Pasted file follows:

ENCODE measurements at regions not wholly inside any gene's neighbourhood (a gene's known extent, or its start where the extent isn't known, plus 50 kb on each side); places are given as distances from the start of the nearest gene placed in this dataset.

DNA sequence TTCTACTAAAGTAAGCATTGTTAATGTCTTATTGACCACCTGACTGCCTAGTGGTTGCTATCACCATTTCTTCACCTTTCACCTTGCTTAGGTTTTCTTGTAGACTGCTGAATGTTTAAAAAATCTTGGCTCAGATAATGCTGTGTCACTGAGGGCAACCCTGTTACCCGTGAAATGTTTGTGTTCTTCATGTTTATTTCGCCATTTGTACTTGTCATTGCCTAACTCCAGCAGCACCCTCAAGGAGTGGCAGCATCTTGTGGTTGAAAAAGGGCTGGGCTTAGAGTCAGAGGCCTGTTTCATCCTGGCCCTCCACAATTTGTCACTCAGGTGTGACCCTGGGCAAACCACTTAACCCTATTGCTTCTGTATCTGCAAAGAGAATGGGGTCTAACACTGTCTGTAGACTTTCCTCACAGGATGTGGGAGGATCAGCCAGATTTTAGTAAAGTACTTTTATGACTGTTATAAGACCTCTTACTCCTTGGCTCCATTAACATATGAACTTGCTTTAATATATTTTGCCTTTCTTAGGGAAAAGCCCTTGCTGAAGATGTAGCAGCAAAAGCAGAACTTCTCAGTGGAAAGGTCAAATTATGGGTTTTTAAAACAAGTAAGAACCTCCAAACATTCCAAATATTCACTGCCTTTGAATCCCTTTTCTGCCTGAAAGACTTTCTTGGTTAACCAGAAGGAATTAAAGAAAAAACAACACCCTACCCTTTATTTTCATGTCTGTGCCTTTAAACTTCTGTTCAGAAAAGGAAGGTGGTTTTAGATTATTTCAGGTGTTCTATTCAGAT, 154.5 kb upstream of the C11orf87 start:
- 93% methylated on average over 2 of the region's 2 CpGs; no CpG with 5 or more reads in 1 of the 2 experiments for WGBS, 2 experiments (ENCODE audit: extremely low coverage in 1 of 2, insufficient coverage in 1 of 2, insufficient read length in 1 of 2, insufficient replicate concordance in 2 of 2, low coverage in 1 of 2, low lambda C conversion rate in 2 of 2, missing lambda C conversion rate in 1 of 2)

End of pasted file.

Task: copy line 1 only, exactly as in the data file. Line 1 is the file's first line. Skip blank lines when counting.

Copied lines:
ENCODE measurements at regions not wholly inside any gene's neighbourhood (a gene's known extent, or its start where the extent isn't known, plus 50 kb on each side); places are given as distances from the start of the nearest gene placed in this dataset.